First students experience Junior Achievement's new Biztown space

January 08, 2019 06:24 PM

A 100-year-old building in St. Paul has new life. 

Junior Achievement hosts thousands of elementary students each year, teaching them real-world skills about financial literacy. Their new location means the number of students who attend will now double.

Inside the brand new, state-of-the-art facility, fourth and fifth graders from Highland Park Elementary School are learning about a free-market economy.

Junior Achievement's Biztown teaches students responsibility as a consumer, a worker and a business owner.

"My job is to pay business loans and approve or deny them," said 10-year-old Iman, who served as the CEO for the day of US Bank, one of the 18 shops set up for students.

10-year-old Timothy spent the day leading the radio station. 

"I feel like I could take charge and steer people on the right track if they get off track," he said.

The high-tech space is full of screens, tools and resources from some of the top local industries and professions.

"We really worked closely with our corporate partners to simulate what really happens in their work today," said Gina Blayney, the President and CEO of Junior Achievement of the Upper Midwest.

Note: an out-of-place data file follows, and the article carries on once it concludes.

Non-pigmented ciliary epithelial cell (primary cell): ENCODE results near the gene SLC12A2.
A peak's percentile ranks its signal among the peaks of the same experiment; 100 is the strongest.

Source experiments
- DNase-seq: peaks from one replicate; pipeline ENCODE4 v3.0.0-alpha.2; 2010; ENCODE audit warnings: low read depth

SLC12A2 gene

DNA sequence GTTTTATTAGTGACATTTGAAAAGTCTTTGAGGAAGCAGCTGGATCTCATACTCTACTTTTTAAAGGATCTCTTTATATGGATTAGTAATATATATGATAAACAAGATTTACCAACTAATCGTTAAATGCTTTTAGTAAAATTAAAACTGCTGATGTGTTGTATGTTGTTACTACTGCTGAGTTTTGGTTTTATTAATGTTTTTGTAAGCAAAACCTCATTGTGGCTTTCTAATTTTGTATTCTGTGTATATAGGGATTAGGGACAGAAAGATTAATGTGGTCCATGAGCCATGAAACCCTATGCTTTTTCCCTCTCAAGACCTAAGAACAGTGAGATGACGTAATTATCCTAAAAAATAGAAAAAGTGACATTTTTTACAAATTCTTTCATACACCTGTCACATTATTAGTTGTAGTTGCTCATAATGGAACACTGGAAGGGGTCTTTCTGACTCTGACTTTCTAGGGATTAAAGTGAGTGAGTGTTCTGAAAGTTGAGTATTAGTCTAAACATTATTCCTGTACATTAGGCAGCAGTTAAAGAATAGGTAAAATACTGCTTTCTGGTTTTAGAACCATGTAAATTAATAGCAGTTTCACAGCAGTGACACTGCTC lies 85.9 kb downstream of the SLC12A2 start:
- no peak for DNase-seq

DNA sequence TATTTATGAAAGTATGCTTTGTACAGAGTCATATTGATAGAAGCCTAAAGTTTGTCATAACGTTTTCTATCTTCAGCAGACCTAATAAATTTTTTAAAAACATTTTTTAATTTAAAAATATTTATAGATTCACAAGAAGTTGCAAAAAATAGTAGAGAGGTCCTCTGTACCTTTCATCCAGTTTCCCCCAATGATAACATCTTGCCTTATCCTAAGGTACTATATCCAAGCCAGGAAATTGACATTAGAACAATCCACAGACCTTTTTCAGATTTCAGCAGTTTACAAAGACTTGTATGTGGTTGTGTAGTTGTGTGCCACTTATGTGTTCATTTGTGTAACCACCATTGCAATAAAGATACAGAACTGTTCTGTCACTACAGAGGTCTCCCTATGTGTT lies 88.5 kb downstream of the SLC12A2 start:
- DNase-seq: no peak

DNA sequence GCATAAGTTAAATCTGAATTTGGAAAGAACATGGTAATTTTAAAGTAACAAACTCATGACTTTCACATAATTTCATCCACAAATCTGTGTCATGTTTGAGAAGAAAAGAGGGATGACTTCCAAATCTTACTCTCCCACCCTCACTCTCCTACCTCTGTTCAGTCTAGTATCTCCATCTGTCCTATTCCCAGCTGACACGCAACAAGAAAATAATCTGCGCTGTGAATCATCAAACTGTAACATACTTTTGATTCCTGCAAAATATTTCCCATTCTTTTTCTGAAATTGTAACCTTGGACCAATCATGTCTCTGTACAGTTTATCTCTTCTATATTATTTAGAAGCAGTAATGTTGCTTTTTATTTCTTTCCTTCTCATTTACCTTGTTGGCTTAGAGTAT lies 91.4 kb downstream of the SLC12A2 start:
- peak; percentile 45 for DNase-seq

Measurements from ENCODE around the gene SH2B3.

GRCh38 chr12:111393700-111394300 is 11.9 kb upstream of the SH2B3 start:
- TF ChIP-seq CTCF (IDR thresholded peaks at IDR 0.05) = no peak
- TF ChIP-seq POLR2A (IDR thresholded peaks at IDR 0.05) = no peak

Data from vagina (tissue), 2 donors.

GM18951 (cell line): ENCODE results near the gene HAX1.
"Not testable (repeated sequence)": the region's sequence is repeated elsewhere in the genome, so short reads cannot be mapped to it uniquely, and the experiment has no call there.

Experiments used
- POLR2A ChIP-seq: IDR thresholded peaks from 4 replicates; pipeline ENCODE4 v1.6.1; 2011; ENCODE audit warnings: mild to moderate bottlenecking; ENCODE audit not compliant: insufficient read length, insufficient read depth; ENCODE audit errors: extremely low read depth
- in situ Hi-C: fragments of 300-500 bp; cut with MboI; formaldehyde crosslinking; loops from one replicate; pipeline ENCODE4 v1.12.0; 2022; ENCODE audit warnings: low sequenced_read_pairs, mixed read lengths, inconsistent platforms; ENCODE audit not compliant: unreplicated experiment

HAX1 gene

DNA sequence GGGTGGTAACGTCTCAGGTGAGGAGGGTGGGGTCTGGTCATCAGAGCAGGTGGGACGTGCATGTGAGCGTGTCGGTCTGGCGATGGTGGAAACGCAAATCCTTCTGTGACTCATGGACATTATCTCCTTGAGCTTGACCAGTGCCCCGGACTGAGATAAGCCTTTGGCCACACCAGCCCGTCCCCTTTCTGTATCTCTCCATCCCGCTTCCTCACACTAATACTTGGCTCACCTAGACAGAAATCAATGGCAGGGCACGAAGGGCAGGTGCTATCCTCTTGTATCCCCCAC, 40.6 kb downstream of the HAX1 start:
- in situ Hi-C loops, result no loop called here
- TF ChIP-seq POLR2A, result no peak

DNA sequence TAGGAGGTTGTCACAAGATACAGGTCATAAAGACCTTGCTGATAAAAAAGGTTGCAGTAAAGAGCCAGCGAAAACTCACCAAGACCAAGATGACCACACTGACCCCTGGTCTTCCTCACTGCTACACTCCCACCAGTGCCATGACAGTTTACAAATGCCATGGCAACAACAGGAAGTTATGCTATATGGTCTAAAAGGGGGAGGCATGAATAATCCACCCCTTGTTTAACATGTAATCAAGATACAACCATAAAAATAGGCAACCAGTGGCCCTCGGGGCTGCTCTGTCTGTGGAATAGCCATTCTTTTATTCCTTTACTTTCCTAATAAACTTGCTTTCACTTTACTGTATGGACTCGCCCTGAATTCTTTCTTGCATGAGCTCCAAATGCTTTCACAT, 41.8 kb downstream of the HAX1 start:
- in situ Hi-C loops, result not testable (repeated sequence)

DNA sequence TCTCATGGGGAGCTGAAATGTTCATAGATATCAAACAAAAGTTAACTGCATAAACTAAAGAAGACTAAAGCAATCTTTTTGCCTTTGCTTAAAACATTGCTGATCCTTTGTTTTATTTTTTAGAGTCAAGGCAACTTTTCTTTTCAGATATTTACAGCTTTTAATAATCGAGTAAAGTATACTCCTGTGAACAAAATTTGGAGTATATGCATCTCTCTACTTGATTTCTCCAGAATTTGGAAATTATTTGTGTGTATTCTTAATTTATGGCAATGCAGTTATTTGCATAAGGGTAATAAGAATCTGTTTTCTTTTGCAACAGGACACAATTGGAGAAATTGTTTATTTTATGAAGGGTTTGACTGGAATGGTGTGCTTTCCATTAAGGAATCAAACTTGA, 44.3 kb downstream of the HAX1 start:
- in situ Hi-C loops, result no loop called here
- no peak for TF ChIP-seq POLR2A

A second lab upstairs means the numbers of students who attend will now double to more than 35,000 students this year.

"It's a dream come true for us," Blayney added.

More from KSTP:

Como Park students strengthen career development skills

Remodeling begins on Junior Achievement Center

Fifth-grade teacher Donna Ryder has been bringing students to Biztown for 17 years.

"The technology is amazing. I just went over to the Polaris company and one of my students was showing me how they could design their own four-wheeler," she explained.

Ryder has no plans to stop sharing the experience with her students.

"It's a great opportunity, a great learning opportunity for them and they will remember it for years to come," she said.

Junior Achievement relies on roughly 10,000 volunteers to implement its programs, mainly business professionals who share their skills and experiences to inspire students.

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Jessica Miles

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